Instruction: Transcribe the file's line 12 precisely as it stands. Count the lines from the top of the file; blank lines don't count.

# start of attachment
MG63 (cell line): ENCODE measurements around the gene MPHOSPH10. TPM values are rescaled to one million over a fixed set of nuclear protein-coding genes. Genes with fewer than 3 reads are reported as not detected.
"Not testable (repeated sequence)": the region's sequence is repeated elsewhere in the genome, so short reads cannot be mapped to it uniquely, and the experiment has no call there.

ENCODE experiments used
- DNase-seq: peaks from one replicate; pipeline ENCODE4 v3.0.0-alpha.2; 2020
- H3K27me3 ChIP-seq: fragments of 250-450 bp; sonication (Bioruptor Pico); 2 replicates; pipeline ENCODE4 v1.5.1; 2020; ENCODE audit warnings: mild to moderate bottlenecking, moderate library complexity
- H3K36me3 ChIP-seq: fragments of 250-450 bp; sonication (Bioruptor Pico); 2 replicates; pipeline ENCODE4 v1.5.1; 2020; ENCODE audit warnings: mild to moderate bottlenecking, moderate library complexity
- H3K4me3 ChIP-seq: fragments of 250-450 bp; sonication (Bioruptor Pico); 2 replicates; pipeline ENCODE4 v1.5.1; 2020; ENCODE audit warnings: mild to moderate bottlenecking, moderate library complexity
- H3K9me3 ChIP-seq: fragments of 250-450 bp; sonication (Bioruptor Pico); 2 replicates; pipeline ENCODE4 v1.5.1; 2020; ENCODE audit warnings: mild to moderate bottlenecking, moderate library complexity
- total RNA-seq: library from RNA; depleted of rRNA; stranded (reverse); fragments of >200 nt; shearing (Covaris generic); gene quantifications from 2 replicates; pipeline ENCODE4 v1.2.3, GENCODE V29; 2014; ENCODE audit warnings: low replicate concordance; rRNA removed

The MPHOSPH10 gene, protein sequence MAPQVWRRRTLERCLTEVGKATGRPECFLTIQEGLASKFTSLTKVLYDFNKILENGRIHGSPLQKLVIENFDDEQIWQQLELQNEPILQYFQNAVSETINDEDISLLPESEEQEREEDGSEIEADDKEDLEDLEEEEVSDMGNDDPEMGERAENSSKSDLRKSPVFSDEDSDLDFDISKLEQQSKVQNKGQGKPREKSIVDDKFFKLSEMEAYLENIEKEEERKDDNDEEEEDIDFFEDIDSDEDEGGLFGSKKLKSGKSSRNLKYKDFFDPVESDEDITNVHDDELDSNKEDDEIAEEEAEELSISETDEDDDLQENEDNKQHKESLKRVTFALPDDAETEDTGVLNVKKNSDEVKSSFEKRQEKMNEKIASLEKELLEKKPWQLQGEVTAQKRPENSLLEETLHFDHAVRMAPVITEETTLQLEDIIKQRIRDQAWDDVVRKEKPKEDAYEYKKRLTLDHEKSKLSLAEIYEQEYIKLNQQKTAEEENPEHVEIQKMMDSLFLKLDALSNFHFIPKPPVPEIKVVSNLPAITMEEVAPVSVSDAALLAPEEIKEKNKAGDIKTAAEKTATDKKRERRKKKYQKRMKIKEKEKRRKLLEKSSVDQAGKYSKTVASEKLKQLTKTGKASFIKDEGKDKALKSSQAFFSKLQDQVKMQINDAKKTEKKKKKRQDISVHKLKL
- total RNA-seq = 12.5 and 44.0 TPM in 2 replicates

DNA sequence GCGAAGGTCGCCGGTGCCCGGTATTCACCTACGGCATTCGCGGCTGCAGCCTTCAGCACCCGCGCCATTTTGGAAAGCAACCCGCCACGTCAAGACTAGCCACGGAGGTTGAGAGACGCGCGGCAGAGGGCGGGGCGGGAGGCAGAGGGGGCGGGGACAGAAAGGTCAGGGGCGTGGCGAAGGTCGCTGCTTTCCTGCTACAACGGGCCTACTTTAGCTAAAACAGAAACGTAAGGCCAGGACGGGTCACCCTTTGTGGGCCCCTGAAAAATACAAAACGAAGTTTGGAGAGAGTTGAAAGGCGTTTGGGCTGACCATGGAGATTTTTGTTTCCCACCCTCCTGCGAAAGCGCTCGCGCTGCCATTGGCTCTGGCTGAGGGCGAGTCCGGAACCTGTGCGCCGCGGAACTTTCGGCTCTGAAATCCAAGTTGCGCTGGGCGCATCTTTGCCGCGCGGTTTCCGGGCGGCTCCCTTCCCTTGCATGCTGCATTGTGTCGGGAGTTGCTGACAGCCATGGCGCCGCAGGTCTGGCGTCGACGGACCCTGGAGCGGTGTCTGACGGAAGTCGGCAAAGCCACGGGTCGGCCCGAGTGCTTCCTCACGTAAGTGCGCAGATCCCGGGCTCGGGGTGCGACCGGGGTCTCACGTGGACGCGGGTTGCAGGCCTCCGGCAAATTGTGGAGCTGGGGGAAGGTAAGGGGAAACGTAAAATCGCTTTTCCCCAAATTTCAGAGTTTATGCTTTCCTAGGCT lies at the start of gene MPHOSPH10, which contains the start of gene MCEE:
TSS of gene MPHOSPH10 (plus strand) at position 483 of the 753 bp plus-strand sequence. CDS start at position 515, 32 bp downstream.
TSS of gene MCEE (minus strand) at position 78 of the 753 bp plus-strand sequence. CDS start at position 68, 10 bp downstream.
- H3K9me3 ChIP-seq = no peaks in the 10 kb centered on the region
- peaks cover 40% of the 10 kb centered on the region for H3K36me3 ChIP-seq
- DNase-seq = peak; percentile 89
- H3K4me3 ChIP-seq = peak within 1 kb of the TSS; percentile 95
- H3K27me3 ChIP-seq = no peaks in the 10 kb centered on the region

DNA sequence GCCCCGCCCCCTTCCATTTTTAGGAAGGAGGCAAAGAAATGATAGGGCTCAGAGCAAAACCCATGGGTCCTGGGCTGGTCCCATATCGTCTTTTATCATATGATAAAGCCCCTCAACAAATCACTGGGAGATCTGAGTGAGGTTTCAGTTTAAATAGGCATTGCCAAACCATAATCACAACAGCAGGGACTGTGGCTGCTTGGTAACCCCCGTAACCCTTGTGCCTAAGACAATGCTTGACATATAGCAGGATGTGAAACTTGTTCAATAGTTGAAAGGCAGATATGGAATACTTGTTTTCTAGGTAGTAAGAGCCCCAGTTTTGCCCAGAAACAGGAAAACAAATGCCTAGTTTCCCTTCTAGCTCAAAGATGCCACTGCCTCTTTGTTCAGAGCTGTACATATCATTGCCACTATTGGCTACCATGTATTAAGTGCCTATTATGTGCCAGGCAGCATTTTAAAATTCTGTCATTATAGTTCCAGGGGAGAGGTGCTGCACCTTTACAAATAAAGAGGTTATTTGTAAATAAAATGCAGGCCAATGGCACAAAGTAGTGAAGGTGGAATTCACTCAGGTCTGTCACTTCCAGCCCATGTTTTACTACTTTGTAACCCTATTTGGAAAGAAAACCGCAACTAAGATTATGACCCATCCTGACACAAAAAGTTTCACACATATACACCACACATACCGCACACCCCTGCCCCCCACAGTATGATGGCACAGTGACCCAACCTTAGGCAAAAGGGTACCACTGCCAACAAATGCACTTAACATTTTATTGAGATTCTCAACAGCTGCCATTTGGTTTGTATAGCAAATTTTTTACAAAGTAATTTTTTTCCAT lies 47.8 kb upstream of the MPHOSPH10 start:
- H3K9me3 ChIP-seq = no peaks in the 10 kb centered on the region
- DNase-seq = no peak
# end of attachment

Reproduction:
DNA sequence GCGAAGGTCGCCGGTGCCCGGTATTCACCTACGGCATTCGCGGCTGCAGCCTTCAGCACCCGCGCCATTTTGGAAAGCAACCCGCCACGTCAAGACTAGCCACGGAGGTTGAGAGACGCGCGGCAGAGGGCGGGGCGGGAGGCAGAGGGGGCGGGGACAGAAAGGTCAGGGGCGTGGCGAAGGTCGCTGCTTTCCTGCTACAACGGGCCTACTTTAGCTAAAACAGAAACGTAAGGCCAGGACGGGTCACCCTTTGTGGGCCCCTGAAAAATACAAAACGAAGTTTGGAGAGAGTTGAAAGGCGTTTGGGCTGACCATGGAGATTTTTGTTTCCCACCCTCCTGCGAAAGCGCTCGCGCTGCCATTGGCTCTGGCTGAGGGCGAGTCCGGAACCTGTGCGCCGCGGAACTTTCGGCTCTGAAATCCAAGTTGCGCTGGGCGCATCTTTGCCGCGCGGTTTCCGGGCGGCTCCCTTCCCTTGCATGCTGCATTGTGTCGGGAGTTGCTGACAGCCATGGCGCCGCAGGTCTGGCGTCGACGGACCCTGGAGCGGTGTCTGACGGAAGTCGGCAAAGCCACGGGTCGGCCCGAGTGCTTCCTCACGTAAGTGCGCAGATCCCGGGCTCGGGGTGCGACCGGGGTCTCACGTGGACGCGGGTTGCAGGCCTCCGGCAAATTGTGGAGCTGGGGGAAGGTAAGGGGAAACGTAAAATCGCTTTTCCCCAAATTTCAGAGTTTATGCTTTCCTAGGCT lies at the start of gene MPHOSPH10, which contains the start of gene MCEE: